How to avoid scammers impersonating Amazon

SAN ANTONIO – You’re probably one of the 200 million people who have an Amazon Prime account or shop from the online retailer. This makes you an easy target for scammers posing as such.

“As an average American, you probably shop a lot on Amazon,” said Jason Zirkle, training director for the Association of Certified Fraud Examiners. “We routinely buy things, everyday things, from Amazon, so we get text messages and emails from Amazon all the time. This is a great way for a scammer to break in and send you a deceptive SMS or email.”

Protect yourself by knowing how Amazon will contact you. You will never be asked to install an app or download any software to get a refund or help from customer service. You will never be asked to pay over the phone.

The default scammer script goes something like this:

“We believe you ordered this iPad,” said Scott Knapp, Amazon’s director of Worldwide Buyer Risk Prevention. “If you are not, you must contact us immediately before we charge your card. That’s the game of these fake order scams, they just want to trick the customer into engaging in some way and then they try to extract information. Hey give us your credit card details so we can make sure you won’t be charged. Then all of a sudden, a lot of bad things happen.”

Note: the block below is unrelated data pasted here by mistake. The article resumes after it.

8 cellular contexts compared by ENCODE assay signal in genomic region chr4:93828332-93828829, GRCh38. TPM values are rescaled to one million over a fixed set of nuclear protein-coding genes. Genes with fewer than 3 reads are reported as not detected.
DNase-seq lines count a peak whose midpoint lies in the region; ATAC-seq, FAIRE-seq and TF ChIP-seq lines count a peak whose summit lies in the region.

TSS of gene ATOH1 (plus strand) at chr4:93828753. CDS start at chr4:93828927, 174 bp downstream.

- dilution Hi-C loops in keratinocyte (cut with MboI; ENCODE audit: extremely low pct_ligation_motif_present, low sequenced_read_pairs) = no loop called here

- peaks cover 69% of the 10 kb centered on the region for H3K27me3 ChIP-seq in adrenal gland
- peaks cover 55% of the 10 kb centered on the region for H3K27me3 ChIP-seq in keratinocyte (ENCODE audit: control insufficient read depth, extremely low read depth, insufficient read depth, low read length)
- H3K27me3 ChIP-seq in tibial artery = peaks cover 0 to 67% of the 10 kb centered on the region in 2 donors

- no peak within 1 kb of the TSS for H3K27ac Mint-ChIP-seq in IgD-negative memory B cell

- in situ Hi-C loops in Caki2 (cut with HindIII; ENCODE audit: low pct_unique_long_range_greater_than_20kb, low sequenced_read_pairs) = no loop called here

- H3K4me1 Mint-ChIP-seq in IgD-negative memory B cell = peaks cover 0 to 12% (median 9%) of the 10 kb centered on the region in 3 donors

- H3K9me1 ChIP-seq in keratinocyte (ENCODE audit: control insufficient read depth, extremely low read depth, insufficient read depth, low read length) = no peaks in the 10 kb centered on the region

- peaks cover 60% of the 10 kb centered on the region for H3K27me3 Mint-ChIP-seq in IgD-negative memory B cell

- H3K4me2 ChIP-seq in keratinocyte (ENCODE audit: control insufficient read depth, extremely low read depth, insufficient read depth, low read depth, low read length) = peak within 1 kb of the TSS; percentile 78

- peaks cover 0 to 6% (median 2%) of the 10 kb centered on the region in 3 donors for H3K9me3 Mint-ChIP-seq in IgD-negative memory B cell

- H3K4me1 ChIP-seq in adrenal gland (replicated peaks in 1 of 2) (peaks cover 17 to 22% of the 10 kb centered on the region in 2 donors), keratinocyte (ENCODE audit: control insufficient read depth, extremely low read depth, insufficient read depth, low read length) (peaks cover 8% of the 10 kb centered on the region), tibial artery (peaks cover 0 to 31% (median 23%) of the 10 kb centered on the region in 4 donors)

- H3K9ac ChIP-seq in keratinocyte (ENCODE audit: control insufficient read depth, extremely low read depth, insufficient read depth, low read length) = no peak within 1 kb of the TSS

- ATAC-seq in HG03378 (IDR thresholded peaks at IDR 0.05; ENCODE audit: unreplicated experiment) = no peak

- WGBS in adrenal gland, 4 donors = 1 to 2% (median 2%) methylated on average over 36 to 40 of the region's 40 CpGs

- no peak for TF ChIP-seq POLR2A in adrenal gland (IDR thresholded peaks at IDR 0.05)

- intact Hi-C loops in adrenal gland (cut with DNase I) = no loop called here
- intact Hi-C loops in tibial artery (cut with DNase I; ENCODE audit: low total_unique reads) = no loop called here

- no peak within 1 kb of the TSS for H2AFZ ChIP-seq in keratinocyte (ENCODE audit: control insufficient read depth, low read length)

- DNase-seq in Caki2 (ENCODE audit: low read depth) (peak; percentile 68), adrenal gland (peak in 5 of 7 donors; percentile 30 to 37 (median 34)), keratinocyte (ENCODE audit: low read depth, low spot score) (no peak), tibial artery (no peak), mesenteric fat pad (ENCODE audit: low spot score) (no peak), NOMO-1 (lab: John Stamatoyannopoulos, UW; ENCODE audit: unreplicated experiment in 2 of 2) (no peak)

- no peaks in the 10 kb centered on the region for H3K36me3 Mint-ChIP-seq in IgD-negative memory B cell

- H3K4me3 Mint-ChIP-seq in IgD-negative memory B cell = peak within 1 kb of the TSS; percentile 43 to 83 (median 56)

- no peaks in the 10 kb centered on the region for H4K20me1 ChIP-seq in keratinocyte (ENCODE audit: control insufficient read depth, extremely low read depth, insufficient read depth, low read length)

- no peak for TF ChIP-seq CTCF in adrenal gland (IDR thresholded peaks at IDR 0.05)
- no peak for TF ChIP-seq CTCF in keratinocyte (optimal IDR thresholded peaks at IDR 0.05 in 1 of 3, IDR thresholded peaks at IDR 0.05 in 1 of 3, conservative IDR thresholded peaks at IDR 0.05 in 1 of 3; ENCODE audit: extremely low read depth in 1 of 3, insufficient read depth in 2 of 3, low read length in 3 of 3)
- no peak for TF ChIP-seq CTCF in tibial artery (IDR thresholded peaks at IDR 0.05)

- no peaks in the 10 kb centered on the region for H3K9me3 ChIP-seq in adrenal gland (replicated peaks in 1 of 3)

Instead, review your purchases by checking the Your Orders page online or in the app. It keeps you from giving sensitive personal and financial information to a scammer.

Pay attention to urgency. Amazon will not push you to do anything immediately.

Read  How to do a One-Arm Pull-Up

“We (scammers) have already pretended to be someone you trust,” Knapp said. “If we (scammers) can make you feel like there’s an emergency, that makes you a lot more vulnerable. So if I could tell consumers to be aware and take a break. If it doesn’t seem right, take a breath and see, is this really something that urgent? Then rely on things you can trust. From an Amazon perspective, I would say that you can trust our website, our mobile app, or our world-class customer service, but contact those things directly and not a link that was sent to you.”

“If you get a link that says it’s from Amazon, don’t click it,” Zirkle said. “Go to the Amazon app or go to and then contact customer service and ask them for the link.”

Amazon said it is proactive in trying to stop scammers. Last year, 20,000 phishing websites and 10,000 phone numbers were shut down. It also referred hundreds of bad actors to law enforcement to ensure scammers are held accountable.

If you receive a suspicious message, report it to Amazon or email [email protected].

Related Articles

Leave a Reply

Your email address will not be published. Required fields are marked *

Back to top button